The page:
One thing that was included in the MOA, albeit in unclear wording, is that the Library is responsible for all fundraising expenses. From the new MOA, “The Library agrees that it shall deposit with the Town Treasurer all funds once received less fundraising costs and expenses, such fundraising costs which shall neither increase nor reduce the New Library Share.” This still allows the library to hold back sufficient funds to cover its expenses along the way but ultimately requires it to pay its full share after the project is complete. According to the MOA, while the library is expected to hand over funds as received, the balance of the Library Share is not due until June 30, 2027, or later “if the Town Council approves a later date.” This is not what is projected in the cash flow, which shows the library paying the remainder by July 31, 2026. This means the Town would be paying interest on larger short term borrowings for another year. 

Walker’s request to attach the Cash Flow as a schedule in the MOA was clearly intended to legally obligate the Library to pay according to the projections — $2 million by January 2024, $4 million by January 2025, $5 million by January 2026, and the balance by July 2026. While Bockelman did attach his memo with the Cash Flow to the MOA, there was no language added that obligates the library to pay the town according to that schedule, no incentive for them to do so, no penalty if they cannot, and no remedy for the town to compel the library when they fail to meet the schedule. The library sits on an $8 million endowment while taxpayers will foot the bill for borrowing to front the library’s share.

The amended MOA does not do what was asked by councilors, leaving more than enough reason for them to withhold support for the supplemental borrowing authorization. The MOA amendment leaves the town on the hook for much more than the promised $15.8 million contribution, and carries with it great risk to the fiscal well-being of the Town and the capacity to attend to other more pressing needs.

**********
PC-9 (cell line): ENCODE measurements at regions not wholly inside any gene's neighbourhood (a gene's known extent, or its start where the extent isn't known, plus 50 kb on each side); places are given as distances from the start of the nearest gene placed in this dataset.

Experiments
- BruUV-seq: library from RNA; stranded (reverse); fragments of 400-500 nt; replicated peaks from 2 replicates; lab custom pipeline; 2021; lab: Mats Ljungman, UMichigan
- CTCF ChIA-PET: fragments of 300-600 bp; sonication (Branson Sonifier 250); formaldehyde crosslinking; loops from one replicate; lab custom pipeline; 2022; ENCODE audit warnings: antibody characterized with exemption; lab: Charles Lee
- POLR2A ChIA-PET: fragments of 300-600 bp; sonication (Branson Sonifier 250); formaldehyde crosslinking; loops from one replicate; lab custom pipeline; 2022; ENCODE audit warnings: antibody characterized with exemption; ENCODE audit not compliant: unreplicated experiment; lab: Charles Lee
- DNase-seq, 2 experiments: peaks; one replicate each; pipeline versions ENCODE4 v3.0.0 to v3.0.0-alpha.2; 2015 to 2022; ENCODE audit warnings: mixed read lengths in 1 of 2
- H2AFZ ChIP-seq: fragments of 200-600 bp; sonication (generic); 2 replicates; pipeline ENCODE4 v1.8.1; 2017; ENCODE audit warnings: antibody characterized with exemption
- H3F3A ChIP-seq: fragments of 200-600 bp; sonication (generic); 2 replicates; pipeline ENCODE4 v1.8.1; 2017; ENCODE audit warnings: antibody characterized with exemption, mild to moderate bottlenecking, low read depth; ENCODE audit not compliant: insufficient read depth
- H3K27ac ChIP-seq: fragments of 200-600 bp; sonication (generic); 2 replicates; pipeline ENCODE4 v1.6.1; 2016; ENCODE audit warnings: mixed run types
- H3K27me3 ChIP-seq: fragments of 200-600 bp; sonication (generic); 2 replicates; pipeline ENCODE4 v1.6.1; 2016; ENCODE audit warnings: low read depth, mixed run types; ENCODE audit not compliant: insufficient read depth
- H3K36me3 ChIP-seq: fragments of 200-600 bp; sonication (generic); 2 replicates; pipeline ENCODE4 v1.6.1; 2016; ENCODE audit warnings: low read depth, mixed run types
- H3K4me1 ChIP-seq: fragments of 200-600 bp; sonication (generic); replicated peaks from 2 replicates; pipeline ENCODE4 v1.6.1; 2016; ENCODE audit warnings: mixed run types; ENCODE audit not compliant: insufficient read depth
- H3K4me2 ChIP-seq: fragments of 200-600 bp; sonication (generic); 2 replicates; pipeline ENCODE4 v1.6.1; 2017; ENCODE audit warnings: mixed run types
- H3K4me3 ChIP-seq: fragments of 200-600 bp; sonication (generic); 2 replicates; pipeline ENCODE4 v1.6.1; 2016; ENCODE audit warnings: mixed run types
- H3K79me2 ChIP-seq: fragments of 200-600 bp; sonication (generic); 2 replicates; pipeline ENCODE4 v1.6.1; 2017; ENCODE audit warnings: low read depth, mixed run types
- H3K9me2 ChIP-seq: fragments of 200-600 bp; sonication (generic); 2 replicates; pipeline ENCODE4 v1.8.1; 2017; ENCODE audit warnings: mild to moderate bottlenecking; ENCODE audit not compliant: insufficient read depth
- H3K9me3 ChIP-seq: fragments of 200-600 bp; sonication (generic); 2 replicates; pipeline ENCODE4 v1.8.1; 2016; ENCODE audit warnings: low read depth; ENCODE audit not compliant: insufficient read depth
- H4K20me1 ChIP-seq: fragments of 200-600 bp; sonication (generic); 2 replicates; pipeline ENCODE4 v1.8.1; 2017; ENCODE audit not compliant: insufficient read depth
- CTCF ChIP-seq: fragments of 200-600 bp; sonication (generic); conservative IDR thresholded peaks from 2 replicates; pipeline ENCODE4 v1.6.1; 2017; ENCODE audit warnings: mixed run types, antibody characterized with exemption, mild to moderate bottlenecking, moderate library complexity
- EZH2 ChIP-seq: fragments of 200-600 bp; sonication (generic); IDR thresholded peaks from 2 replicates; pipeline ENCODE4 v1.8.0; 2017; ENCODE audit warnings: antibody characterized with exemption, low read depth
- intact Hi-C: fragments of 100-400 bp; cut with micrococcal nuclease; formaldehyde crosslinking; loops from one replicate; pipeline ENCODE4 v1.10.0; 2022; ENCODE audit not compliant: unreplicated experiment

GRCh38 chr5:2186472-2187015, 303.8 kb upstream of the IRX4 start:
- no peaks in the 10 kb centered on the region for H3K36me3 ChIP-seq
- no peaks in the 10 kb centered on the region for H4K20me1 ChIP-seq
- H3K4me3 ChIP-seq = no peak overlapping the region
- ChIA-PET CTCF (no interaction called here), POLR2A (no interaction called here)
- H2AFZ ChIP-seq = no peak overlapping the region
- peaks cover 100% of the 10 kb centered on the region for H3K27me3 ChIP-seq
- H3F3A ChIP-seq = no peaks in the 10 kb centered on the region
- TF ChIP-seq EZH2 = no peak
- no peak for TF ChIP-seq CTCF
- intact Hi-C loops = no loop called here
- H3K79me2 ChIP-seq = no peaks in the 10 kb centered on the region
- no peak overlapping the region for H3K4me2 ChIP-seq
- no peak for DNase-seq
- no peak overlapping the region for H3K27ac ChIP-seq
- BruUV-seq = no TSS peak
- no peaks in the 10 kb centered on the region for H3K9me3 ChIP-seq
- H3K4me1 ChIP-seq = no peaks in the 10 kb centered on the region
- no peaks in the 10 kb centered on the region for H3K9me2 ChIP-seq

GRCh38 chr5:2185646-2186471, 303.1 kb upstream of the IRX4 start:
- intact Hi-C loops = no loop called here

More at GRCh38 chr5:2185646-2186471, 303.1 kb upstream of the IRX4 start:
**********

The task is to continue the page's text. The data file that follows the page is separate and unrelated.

Toni Cunningham is a resident of Amherst’s District 1.

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3 thoughts on “Issues & Analyses: Amended Agreement Leaves Town on the Hook

  1. Thanks, Toni, for explaining the new Town-Library agreement ( and pointing out that it includes no sharing of interest payments nor any limit on future town borrowing should the building project cost rise beyond $46.14 million.

    Lynn Griesemer and Paul Bockelman have maneuvered to pass taxpayer funding for the bloated Jones Library expansion since day one. Asking them to negotiate an agreement with the Library on behalf of the Town is like hiring the fox to install a security system on the henhouse.

  2. I’d love an improved library, but am bothered by the seemingly intentional opacity of the process. And bothered by the town’s acceptance of seemingly intentional unclarity, to the disadvantage of our town’s taxpayers.

    I would have loved more if the library had been better maintained over the years. I understand the support for a newly constructed library, but wonder if all those supporter support the sharp-elbowed way this all has transpired.

    I also don’t understand why anyone thinks a library with 19,000 card holders needs the excess capacity of a library built for 50,000 card holders. Or why the maximum the town will pay is stated without interest, which is a lot more than what we said was the max. Or why these oft-asked questions never got clear answers.

  3. This is why the lack of a separation of elected executive and legislative powers in the charter, which violates the Massachusetts constitution despite the charter having been approved by Commonwealth authorities, is a critical problem.

    The next steps will require courage and determination….